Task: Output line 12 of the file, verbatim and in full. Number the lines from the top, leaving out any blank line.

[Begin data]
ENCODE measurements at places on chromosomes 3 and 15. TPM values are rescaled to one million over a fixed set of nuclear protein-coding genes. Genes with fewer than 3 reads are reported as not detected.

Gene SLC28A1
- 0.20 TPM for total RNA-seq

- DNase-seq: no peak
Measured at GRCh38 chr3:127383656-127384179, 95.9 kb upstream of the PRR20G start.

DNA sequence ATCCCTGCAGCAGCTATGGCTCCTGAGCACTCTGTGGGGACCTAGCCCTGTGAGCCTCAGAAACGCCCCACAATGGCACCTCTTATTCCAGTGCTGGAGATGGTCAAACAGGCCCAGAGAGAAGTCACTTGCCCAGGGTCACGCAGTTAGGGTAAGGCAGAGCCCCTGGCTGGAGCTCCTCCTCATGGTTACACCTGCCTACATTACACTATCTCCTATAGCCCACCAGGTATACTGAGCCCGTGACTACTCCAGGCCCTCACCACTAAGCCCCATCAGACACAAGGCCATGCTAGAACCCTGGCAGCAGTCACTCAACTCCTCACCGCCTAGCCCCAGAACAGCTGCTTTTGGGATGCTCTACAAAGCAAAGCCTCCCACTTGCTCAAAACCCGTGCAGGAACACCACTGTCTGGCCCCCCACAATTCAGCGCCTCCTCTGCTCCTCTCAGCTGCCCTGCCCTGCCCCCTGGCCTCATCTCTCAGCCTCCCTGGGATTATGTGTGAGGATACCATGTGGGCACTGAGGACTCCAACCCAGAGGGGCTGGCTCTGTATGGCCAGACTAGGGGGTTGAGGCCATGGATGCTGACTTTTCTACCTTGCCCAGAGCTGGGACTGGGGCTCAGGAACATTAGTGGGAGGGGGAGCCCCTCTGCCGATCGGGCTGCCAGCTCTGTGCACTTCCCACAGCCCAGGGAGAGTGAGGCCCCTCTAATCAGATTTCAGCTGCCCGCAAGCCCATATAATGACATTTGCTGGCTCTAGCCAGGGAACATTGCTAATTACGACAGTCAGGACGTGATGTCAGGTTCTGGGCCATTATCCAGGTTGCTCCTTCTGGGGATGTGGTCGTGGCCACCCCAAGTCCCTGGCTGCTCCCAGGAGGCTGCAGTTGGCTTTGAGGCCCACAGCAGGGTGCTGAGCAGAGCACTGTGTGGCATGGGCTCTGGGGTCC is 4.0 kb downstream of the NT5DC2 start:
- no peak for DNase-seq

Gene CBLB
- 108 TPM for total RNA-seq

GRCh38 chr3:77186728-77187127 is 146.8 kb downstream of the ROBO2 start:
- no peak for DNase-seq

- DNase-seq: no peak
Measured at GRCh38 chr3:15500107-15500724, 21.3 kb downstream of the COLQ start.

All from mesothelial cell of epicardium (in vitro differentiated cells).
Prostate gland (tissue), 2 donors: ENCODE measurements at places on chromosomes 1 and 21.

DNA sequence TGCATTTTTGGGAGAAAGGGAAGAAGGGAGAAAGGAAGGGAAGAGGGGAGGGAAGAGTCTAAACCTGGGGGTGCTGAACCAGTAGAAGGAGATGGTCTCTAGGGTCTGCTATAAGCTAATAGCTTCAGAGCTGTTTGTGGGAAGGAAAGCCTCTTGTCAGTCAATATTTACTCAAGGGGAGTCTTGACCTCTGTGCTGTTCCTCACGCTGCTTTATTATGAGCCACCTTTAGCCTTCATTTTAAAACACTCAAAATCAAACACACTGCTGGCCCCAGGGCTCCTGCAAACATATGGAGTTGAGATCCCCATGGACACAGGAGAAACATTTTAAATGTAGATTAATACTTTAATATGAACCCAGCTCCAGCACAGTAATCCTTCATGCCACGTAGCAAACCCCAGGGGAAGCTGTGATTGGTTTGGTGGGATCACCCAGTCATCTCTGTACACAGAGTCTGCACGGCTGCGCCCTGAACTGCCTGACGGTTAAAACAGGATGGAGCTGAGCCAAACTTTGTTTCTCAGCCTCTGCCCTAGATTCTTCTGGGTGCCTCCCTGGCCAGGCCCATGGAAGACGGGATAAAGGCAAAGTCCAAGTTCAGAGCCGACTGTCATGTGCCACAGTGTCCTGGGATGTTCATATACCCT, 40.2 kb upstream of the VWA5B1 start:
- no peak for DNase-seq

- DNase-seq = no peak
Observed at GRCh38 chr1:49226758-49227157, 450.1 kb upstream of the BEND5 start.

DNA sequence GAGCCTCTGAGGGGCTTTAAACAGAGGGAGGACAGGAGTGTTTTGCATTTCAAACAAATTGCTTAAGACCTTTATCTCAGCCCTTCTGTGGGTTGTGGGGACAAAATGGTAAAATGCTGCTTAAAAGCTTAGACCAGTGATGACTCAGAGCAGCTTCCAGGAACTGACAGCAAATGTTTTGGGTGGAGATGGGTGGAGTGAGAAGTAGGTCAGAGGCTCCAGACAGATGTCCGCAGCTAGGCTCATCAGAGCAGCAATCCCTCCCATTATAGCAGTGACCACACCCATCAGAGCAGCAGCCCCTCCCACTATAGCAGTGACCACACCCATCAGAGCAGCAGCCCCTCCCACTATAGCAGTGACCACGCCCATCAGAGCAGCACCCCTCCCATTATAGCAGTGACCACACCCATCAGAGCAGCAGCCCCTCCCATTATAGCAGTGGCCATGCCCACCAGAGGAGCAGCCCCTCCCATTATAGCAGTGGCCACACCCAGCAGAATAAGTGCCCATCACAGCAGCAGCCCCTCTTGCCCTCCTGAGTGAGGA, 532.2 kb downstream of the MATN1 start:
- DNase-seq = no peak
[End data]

- DNase-seq: no peak